4. …and without wide-spread usage, places which accept such eIDs are as scarce as hen’s teeth and their implementations likely untested and buggy.
  5. Plugging a smart card into a smartphone or tablet is problematic unless one is already brave enough to carry half a dozen dongles at all times.
  6. No vendors outside Finland would accept it anyway.

Needless to say, I feel more than a little awkward when hearing news about proposed national eID rollouts…with smart cards. Anyway, to move on from this small pit for a man to a giant leap for devicekind, we’ll first have to acknowledge what similarities and differences exist between personal identities and device identities.

If I had to condense this entire post to a single phrase, it would be this: Devices are not little people. They do not have intrinsic identities backed by a trusted central authority and the only functionality they are guaranteed to have is one that they had built in when they left the factory.

Despite the obvious limitations, in real life there are plenty of examples where the device identity is a secret key or even just a string buried somewhere inside the device. Without naming names, many car navigators work this way, even though their business model is close to the classical razor-and-blades model, as the map updates will cost more over the lifetime of the device than the device itself. While using unlicensed maps is not hard for a technically competent individual, the simple encryption/pairing stops automated mass piracy and in some countries provides an additional legal leg to lean to against copyright infringers.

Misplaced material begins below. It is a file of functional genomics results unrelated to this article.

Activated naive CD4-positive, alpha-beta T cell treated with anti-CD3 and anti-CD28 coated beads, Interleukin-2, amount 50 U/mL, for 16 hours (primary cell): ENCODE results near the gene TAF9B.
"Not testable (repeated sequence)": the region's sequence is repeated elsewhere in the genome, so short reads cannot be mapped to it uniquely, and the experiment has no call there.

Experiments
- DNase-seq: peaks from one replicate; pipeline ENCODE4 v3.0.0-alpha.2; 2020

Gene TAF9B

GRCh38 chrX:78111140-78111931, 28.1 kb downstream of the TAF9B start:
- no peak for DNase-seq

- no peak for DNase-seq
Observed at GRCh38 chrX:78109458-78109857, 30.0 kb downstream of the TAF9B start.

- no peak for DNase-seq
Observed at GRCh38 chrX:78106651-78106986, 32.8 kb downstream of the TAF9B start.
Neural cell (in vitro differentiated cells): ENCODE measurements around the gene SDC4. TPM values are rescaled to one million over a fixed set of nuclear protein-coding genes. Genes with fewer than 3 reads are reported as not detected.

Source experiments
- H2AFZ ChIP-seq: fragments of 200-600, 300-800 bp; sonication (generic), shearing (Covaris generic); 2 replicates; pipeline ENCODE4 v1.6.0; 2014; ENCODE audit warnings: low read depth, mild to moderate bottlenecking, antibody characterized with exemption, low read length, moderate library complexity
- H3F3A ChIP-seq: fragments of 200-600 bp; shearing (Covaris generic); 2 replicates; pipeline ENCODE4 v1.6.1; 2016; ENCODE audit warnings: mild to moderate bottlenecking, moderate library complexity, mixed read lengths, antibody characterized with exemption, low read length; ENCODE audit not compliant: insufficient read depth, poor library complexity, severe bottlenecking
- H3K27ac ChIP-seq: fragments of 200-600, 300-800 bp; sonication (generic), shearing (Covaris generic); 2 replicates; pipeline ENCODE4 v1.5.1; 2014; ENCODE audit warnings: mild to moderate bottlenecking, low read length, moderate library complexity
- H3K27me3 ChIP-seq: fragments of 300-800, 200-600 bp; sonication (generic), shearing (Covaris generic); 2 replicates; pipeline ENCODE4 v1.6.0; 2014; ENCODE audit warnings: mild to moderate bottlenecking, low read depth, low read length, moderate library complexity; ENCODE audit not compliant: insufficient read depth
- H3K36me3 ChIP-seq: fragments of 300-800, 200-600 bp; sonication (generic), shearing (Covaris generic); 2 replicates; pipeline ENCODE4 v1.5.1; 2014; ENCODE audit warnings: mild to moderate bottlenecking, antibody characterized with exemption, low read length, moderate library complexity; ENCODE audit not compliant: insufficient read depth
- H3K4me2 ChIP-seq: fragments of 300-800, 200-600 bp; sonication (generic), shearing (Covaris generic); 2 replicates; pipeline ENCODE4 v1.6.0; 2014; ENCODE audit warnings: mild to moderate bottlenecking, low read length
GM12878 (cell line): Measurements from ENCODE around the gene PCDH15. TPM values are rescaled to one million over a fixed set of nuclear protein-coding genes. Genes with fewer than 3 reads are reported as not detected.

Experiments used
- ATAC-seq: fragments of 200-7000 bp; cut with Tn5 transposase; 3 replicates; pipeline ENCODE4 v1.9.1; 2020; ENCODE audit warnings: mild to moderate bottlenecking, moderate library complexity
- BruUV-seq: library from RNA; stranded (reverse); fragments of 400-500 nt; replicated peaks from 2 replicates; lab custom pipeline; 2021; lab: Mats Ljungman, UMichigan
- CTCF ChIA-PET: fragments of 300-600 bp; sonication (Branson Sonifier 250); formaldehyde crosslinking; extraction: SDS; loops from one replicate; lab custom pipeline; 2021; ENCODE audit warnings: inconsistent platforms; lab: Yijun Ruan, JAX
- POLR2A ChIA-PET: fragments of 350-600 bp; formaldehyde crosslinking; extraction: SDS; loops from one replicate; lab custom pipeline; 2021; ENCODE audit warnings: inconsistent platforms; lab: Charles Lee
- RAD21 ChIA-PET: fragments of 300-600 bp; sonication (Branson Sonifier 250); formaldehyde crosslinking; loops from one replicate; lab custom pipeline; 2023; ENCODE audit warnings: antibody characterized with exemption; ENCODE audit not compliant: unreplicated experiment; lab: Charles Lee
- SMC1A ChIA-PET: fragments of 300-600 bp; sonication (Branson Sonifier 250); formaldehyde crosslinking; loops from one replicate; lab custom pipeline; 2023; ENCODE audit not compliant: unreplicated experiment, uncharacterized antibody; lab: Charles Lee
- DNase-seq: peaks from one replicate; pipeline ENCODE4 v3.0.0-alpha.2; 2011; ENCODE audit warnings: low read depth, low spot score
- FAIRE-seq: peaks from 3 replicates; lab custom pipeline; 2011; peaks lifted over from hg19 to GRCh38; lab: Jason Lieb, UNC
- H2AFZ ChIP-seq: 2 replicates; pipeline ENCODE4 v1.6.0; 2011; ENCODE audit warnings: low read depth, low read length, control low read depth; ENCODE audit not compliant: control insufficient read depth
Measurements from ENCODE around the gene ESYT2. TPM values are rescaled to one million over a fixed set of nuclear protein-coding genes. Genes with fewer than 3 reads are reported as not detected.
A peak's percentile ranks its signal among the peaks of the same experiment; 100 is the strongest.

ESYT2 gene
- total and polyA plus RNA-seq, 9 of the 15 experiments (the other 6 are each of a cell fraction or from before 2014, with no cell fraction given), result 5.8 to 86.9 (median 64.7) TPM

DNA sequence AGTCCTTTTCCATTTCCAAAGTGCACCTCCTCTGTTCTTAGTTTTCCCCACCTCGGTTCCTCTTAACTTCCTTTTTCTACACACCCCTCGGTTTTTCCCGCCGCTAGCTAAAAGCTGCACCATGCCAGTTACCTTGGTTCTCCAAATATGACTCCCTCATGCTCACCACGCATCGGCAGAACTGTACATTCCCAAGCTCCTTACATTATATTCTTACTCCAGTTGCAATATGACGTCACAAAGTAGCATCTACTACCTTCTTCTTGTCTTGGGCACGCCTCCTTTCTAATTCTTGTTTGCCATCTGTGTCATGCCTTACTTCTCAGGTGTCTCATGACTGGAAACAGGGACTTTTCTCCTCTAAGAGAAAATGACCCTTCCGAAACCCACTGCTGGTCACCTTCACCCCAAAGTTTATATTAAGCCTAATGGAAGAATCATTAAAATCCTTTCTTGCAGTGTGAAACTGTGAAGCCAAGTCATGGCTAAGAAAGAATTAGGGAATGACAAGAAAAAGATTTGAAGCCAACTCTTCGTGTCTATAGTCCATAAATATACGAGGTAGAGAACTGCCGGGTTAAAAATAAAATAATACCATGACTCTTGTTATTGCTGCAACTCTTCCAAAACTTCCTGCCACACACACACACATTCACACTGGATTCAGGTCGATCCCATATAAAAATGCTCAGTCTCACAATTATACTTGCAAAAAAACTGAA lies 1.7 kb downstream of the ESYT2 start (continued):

I often see recommendations to make device identities as immutable as physically possible. Even at the risk of drawing some flak, I’d like to speak for the opposite: Allowing the end user to change the device identity visible to the outside world (not the root of trust!) by default. Even in relatively simple industrial applications, where the machine in question transfers maintenance-related telemetry data, allowing the device identity to be changed when the machine is moved to a different facility or resold will avoid polluting the data store by keeping data from different sites separate. This might be able to be done console-style, where a single device can have multiple users differentiated by their private credentials or the device identity itself has to be mutable. Now the train of thought arrives back to where we started: What is the business case and the threats it faces? How likely it is that the end user is also a potential attacker and what harm could he achieve by being able to change the device identity?

Stay tuned for the next part of this series that dives into cryptography.